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Formulation comprising Metformin in combination with DPP-4 inhibitors

IP.com Disclosure Number: IPCOM000241112D
Publication Date: 2015-Mar-27
Document File: 6 page(s) / 134K

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Formulation comprising Metformin in combination with DPP-4 inhibitors

Diabetes mellitus, commonly referred to as diabetes, is a group of metabolic diseases in which there are high blood sugar levels over a prolonged period. Diabetes is due to either the pancreas not producing enough insulin or the cells of the body not responding properly to the insulin produced.

There are three main types:

  • Type 1: results from the body's failure to produce enough insulin.
  • Type 2: begins with insulin resistance, a condition in which cells fail to respond to insulin properly. As the disease progresses a lack of insulin may also develop.
  • Gestational diabetes: occurs when pregnant women without a previous history of diabetes develop a high blood glucose level.

Rates of Type 2 diabetes have increased markedly since 1960 in parallel with obesity. As of 2010 there were approximately 285 million people diagnosed with the disease compared to around 30 million in 1985.

There are several classes of anti-diabetic medications available. Metformin is generally recommended as a first line treatment as there is some evidence that it decreases mortality. It has an oral bioavailability of 50–60% under fasting conditions, and is absorbed slowly. Peak plasma concentrations (Cmax) are reached within one to three hours of taking immediate-release Metformin and four to eight hours with extended-release formulations. It is not metabolized and is cleared from the body by tubular secretion and excreted unchanged in the urine.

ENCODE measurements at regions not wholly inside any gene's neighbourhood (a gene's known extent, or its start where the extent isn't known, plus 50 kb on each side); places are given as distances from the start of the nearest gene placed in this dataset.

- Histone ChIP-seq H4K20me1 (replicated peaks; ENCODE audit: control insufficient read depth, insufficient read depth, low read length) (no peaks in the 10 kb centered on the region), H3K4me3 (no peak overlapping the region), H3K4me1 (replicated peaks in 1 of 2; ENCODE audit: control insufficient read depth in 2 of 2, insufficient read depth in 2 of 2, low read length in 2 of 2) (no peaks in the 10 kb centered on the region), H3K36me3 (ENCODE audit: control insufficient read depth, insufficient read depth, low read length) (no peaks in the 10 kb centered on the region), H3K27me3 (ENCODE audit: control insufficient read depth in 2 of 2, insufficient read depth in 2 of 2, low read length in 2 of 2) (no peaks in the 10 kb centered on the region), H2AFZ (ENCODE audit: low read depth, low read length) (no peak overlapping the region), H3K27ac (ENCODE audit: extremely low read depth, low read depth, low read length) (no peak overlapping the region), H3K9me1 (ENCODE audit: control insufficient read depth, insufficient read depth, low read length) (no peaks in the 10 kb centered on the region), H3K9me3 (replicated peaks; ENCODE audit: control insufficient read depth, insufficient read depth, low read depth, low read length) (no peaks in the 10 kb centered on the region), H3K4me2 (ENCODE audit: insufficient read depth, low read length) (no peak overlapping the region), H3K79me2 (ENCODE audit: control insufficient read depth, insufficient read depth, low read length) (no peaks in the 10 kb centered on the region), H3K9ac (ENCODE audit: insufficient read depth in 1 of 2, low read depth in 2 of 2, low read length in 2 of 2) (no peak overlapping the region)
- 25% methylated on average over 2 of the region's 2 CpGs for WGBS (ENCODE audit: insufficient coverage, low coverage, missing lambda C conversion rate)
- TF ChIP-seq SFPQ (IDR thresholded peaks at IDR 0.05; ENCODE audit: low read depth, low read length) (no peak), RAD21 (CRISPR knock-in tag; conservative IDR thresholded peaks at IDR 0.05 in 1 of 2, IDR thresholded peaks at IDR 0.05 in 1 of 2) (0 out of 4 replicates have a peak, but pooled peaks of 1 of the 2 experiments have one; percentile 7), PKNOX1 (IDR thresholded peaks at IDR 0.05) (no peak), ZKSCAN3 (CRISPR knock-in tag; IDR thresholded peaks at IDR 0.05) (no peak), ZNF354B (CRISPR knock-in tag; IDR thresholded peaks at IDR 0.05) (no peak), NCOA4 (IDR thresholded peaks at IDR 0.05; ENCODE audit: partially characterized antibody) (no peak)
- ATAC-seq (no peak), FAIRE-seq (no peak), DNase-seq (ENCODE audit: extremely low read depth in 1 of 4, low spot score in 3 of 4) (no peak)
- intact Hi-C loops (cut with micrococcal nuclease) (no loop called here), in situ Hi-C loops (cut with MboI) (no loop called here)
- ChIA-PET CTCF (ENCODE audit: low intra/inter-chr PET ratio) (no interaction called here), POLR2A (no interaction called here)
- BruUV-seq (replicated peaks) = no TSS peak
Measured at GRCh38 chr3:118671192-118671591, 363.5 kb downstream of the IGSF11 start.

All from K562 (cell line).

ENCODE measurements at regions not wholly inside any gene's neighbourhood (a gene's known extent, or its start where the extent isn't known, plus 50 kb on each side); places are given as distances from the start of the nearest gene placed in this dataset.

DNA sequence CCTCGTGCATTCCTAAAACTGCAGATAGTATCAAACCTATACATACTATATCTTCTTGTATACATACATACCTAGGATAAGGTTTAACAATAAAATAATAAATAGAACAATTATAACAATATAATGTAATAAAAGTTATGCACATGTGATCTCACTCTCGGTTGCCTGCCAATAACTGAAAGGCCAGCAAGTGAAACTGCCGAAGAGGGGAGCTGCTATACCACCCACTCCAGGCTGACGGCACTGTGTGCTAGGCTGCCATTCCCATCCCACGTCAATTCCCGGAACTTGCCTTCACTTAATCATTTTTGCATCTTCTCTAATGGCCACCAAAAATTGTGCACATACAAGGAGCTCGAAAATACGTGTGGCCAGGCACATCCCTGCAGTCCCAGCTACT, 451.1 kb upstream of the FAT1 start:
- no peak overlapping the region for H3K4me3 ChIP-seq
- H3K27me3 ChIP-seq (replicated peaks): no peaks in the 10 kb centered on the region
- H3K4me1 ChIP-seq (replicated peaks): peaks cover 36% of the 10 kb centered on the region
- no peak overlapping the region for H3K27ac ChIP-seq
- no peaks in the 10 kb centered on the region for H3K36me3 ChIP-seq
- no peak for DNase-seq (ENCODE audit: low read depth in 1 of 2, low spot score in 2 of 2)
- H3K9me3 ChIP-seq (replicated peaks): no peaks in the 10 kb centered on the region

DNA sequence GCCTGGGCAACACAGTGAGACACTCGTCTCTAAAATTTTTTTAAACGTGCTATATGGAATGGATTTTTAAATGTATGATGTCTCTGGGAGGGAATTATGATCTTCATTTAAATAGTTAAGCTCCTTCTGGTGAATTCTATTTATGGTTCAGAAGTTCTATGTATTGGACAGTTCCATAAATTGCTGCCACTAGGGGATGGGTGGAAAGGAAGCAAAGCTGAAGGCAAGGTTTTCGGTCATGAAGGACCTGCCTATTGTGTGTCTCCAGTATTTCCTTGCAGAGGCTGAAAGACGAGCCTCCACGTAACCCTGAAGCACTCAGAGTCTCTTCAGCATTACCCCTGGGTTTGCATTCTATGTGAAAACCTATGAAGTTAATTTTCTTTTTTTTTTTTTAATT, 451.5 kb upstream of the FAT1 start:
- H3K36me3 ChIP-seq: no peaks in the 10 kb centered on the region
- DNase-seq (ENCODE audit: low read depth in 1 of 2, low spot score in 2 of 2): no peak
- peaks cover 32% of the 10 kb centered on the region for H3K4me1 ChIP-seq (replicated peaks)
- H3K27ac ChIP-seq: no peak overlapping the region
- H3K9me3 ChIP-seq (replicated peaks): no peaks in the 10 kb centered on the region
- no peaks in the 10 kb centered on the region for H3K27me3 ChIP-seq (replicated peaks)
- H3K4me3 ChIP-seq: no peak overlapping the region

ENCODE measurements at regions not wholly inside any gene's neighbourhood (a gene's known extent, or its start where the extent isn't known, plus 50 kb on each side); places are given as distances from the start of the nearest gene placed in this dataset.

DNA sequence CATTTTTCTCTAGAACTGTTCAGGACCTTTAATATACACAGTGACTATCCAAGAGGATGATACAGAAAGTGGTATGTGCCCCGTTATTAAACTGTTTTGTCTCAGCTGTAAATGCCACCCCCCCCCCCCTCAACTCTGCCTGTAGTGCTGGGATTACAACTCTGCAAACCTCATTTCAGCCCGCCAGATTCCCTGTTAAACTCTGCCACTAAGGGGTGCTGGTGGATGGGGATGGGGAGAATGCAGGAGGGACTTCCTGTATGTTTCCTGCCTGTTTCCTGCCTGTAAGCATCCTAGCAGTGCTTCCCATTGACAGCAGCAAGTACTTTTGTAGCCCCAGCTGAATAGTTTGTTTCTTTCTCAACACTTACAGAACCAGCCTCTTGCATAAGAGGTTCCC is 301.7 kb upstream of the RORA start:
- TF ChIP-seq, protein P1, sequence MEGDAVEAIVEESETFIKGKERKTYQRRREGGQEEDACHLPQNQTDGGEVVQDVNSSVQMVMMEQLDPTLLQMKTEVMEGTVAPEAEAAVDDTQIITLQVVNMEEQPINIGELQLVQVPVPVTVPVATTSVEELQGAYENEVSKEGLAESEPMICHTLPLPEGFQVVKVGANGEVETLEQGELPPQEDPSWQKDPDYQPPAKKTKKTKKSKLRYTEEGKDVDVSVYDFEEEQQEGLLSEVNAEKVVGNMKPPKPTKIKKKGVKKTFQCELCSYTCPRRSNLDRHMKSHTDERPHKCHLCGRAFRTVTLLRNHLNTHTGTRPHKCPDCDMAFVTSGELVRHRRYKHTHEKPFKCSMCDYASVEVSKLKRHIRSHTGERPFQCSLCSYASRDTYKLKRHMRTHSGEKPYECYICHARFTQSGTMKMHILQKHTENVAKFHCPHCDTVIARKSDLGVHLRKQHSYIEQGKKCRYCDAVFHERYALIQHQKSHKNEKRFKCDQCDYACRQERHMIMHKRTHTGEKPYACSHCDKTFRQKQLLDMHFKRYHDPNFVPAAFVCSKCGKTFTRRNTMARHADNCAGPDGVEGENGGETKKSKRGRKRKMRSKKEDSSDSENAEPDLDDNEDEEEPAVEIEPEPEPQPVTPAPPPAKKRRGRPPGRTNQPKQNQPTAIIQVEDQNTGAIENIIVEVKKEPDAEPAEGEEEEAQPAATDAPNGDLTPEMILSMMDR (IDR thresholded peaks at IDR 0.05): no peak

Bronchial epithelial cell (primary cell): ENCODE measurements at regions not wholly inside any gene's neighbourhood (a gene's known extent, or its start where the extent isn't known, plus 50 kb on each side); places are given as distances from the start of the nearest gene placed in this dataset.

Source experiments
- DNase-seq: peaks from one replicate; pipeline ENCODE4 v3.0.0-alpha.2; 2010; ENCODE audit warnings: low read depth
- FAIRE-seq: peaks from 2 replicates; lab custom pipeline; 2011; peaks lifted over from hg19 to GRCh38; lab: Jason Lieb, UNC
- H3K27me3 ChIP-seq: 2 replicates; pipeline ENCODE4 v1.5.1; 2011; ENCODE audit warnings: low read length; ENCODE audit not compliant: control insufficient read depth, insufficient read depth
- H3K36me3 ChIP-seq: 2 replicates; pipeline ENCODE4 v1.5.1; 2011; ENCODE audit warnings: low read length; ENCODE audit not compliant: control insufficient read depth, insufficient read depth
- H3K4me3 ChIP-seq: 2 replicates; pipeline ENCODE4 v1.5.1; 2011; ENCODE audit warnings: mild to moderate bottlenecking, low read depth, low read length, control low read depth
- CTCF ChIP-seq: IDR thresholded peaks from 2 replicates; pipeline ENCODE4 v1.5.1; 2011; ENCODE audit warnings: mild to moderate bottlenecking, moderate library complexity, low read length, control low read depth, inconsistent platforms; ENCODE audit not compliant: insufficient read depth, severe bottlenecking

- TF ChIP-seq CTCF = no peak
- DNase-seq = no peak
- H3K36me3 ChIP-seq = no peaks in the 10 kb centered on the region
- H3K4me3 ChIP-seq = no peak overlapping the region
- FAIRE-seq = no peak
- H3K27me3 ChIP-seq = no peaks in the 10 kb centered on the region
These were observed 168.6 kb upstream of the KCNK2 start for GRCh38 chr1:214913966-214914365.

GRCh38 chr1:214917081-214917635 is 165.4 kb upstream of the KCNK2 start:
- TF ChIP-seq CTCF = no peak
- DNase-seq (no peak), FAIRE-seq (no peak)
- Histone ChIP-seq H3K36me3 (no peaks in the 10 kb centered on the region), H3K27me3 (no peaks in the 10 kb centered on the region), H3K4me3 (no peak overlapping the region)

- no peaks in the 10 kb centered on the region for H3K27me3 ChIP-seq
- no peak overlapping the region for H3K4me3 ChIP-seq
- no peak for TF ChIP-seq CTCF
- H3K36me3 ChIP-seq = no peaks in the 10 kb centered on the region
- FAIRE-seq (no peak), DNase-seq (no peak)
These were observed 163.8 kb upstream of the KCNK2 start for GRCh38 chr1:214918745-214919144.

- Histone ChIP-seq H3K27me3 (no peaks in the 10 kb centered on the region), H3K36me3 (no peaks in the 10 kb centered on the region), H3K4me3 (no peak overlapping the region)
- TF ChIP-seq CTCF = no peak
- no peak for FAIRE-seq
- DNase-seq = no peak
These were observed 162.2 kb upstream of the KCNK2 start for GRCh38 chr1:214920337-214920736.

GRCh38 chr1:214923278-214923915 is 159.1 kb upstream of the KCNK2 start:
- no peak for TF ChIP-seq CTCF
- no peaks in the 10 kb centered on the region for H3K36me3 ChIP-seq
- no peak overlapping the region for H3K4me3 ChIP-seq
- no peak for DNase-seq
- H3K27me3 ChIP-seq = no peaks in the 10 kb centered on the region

A second oral agent of another class may be used if Metformin is not sufficient. Other classes of medications include: sulfonylureas, nonsulfonylurea secretagogues, a-glucosidase inhibitors, thiazolidinediones, glucagon-like peptide-1 analog and dipeptidyl peptidase-4 inhibitors.

Inhibition of dipeptidyl peptidase 4 (DPP-4) is a novel treatment for Type 2 diabetes. DPP-4 inhibition prevents the inactivation of glucagon-like peptide 1 (GLP-1), which increases levels of active GLP-1. This increases insulin secretion and reduces glucagon secretion, thereby lowering glucose levels.

Drugs belonging to the class of DPP-4 inhibitors are:

  • Sitagliptin
  • Vildagliptin
  • Saxagliptin
  • Linagliptin
  • Anagliptin
  • Teneligliptin
  • Alogliptin
  • Gemigliptin
  • Dutogliptin

These are orally active compounds with a long duration, allowing once-daily administration. They improve metabolic control in Type 2 diabetes, both in monotherapy and in combination with Metformin and thiazolidinediones.

Sitagliptin was approved by the FDA on October 17, 2006, and is marketed in the US as Januvia® by Merck & Co. On April 2, 2007, the FDA approved an oral combination of Sitagliptin and Metformin marketed in the US as Janumet®.

Vildagliptin has not been approved by the FDA but is marketed in Europe as Galvus® by Novartis. The combination of Vildagliptin and Metformin is marketed for example as Eucreas® or Galvumet®.

In the following, the preparation of formulations comprising Metformin in combination with d...